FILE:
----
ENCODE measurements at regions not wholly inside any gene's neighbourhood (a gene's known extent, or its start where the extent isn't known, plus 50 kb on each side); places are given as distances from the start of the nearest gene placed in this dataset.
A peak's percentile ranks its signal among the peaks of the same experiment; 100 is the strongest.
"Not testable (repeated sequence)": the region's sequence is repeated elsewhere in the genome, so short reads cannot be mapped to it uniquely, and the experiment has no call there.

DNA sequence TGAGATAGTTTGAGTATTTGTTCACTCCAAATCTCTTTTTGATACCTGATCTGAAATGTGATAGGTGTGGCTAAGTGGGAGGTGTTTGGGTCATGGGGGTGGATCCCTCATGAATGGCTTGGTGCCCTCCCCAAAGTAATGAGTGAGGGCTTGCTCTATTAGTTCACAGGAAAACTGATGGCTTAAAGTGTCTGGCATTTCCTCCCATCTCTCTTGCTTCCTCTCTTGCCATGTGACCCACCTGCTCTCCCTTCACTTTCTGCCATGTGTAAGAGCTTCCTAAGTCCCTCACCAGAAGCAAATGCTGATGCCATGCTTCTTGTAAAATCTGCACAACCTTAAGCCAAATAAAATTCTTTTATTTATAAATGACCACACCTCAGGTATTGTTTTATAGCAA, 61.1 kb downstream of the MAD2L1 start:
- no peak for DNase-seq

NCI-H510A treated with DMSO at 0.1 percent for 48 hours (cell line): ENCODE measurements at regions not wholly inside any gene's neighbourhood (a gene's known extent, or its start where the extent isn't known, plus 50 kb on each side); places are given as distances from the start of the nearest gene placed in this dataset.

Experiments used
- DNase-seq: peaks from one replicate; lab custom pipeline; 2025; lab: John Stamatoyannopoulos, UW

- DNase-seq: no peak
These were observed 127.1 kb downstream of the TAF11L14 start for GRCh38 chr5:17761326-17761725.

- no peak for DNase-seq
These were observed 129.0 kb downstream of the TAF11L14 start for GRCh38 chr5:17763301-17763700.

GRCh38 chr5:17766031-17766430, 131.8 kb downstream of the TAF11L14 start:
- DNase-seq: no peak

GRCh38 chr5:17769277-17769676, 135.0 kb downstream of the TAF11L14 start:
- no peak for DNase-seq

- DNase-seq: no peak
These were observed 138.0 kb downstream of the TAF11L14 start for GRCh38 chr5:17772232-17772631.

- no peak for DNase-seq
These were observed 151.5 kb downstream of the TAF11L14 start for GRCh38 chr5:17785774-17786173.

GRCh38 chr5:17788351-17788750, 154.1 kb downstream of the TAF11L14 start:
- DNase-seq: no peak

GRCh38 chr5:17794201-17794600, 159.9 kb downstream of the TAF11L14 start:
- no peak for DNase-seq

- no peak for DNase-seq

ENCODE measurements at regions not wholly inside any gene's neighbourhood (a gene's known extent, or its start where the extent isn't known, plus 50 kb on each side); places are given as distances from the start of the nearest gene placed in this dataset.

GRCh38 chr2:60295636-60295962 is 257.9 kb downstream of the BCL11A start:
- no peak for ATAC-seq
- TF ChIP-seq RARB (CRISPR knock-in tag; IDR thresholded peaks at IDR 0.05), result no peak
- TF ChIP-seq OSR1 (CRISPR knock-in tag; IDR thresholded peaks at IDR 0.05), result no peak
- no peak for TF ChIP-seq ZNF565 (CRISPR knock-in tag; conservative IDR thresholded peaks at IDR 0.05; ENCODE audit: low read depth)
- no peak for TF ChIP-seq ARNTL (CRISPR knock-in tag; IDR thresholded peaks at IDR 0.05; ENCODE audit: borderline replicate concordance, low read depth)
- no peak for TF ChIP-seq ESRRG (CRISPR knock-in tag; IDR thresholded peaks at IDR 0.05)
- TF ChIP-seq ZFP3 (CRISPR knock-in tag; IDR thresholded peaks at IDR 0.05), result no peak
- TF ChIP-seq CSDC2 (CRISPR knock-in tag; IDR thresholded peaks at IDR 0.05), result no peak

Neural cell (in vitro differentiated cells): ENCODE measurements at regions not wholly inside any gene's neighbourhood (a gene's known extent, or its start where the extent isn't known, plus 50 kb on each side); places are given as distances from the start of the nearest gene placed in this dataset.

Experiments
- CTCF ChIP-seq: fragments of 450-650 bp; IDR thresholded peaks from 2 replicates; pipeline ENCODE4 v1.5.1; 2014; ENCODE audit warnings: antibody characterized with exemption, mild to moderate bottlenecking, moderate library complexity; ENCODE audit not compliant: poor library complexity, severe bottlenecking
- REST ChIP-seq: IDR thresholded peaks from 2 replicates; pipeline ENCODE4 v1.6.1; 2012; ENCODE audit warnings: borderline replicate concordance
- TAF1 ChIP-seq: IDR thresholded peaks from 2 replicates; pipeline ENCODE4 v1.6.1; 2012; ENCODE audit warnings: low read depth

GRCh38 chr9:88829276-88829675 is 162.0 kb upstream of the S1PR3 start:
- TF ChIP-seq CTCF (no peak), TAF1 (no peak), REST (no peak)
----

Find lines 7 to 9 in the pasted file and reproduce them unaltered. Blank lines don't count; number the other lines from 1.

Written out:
Experiments used
- DNase-seq: peaks from one replicate; lab custom pipeline; 2025; lab: John Stamatoyannopoulos, UW

- DNase-seq: no peak